Syntactic Aspects of the Writing of Swedish L2 Learners of English
This project focuses on measuring syntactic development in the writing of Swedish high school students. The writing process is an important component of the teaching of English in Swedish schools. Instead of measuring the quality of students’ written production such as the proportion of grammatical errors, the current project intends to provide new, alternative methods for measuring syntactic development.
The data is drawn from the Uppsala Learner English Corpus (ULEC), consisting of essays written by Swedish junior and senior high school students. The students write their essays in a web window, and the finished essay is saved on a server. The essay task is set by trainees in the teacher training programme at the Department of English as part of their degree projects. These trainee teachers also enter information about school level, high school program, and categorize the essay as ‘argumentative’, ‘descriptive’ or ‘narrative’. Currently, ULEC contains approximately 170,000 words (19,000 words from junior high school and 151,000 words from senior high school. A short text sample is given in (1).
(1) <D 20081104><G ARG><Y 3><K C><P S><S M><A 18>
I think that people is fascinated by the unknown because they are scared of it. Like sharks or crocs, you can’t see them, that’s what scaring about them, but you are also fascinated by them. For example, who doesn’t like the Jaws movies? (male student, aged 18, senior high, year 3, English C, academic program)
In measuring syntactic development in the students’ writing, we make use of various indices, including number of T-units, proportion of syntactically error-free T-units, and the subordinate clause index. In the statistical analysis of the data, syntactic development is analyzed across age, school level, and gender. Senior high school students write longer and more complex T-units, in that they have a more frequent and varied use of subordinate clauses (see Figure 1). Contrary to previous research on gender differences in second language acquisition, results show that, controlling for age and school level, there are no statistically significant differences between boys and girls when they write essays in English.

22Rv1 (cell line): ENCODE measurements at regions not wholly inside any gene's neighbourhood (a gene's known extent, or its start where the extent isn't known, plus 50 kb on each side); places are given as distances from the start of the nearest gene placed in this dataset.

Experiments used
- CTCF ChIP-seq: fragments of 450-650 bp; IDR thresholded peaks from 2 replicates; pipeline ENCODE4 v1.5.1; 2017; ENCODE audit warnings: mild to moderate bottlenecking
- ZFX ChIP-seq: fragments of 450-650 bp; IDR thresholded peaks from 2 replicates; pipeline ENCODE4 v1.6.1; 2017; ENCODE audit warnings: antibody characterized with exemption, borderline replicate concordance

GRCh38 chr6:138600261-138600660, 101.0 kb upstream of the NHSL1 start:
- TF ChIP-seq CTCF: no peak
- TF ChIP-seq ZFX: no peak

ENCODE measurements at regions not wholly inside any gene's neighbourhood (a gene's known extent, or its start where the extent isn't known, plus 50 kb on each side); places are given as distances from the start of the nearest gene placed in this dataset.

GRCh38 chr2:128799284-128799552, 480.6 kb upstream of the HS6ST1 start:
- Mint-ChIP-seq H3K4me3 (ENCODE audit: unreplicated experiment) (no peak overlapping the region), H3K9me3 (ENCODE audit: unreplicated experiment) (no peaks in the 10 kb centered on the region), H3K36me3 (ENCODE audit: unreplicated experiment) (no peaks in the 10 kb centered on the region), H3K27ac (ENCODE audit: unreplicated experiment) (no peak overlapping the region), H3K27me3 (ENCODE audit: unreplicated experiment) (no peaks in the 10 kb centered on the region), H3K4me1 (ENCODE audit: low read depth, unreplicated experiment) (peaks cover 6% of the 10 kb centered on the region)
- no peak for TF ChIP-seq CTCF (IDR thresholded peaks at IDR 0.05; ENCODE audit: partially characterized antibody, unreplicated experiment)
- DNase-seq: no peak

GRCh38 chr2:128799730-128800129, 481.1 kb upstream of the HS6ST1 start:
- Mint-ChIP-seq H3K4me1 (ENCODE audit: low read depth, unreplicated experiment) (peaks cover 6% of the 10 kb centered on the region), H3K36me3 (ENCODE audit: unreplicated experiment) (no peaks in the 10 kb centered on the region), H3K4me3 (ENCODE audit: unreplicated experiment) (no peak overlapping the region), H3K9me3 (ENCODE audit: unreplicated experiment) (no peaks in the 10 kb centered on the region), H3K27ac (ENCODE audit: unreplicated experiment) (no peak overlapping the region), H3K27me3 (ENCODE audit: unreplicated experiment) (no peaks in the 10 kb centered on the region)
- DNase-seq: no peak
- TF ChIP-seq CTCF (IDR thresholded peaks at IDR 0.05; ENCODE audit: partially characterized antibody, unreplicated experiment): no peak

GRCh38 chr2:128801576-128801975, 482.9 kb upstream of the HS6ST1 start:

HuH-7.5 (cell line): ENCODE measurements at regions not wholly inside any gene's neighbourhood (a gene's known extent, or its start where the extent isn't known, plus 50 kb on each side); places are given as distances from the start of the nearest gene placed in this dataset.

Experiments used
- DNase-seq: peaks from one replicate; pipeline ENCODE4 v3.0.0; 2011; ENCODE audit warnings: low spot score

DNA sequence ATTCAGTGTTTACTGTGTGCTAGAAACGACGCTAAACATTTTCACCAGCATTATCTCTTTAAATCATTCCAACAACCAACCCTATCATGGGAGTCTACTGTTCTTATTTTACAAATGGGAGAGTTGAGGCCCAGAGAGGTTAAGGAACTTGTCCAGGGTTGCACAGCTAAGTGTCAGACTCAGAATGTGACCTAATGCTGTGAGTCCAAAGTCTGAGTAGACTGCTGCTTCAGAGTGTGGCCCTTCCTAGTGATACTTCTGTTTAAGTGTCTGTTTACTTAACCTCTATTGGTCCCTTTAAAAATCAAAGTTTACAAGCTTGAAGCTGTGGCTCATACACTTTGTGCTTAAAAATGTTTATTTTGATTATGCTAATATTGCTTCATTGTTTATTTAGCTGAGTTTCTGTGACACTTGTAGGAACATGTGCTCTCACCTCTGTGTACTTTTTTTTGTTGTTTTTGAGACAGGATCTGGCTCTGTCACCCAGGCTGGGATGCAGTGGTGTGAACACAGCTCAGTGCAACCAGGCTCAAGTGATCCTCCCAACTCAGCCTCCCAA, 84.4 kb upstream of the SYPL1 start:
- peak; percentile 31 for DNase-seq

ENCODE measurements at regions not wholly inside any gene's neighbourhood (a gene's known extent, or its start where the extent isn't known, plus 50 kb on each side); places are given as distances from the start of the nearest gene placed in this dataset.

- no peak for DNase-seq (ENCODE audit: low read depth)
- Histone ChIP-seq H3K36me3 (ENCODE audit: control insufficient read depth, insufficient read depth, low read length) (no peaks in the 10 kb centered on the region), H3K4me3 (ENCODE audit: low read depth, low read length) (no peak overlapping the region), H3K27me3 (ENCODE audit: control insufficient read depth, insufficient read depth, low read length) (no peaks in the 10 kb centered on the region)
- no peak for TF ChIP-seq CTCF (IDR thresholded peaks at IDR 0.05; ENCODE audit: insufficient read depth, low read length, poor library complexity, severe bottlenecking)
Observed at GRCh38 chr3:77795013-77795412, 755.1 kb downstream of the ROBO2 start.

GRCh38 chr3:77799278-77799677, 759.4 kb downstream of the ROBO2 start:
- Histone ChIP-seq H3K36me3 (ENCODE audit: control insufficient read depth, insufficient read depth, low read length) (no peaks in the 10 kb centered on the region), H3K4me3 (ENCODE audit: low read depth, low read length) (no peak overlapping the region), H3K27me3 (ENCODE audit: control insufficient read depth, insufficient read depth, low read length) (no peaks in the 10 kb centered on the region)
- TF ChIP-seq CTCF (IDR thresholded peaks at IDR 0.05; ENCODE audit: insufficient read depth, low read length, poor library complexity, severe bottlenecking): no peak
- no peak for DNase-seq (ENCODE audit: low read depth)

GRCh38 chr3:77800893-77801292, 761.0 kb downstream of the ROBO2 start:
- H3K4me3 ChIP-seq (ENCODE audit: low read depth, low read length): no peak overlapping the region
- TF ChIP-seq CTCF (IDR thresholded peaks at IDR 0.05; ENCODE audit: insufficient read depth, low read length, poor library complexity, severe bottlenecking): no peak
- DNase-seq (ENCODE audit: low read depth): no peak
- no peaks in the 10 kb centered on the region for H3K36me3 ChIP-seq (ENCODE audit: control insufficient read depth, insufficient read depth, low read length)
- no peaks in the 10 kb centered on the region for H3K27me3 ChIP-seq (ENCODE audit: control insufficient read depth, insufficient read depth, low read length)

Figure 1. Indicators of syntactic development across Level (Junior high school and senior high school).
In a future project, we will use a POS-tagged version of ULEC to investigate the degree of premodification in student writing as an additional indicator of syntactic development, as in (2) and (3).
(2) Untagged sample from a male student, aged 13, in grade 7, junior high school:
<D 20080530><G DESC><Y 7><K A><P S><S M><A 13>
When I went to Stromstad. I went there whit my cousins. We had alot of fun! I and my brother fished and catched crabs, that was really fun. Me and my youngest cousin played in the sand, we build sandcastles nearly every day, he had alot of fun whit me and I whit him. I was there in two weeks. I did bath every day but one.
(3) Tagged extract from the ULEC corpus:
Johansson, Christine. 2006. “Supplemental instruction och lärarstudenters intresse för grammatik i språkundervisningen och i examensarbeten”. In Approaches to Teaching and Learning in Linguistic Research: Papers from the ASLA Symposium in Växjö, 10–11 November, 2005, eds. Jan Einarsson, Eva Larsson Ringqvist and Maria Lindgren. Uppsala: Svenska föreningen för tillämpad språkvetenskap, 101–111.
Johansson, Christine and Christer Geisler. 2009. “The Uppsala Learner English Corpus: A New Corpus of Swedish High School Students’ Writing”. In Multilingualism: Proceedings of the 23rd Scandinavian conference of linguistics, eds. Anju Saxena and Åke Viberg. Uppsala: Acta Universitatis Upsaliensis, 181–190.
Johansson, Christine and Christer Geisler. Forthcoming. “Syntactic Aspects in the Writing of Swedish L2 Learners of English”. To appear in Corpus-based Studies in Language Documentation, Use, and Learning, eds. John Newman, Sally Rice and Harald Baayen. Amsterdam: Rodopi.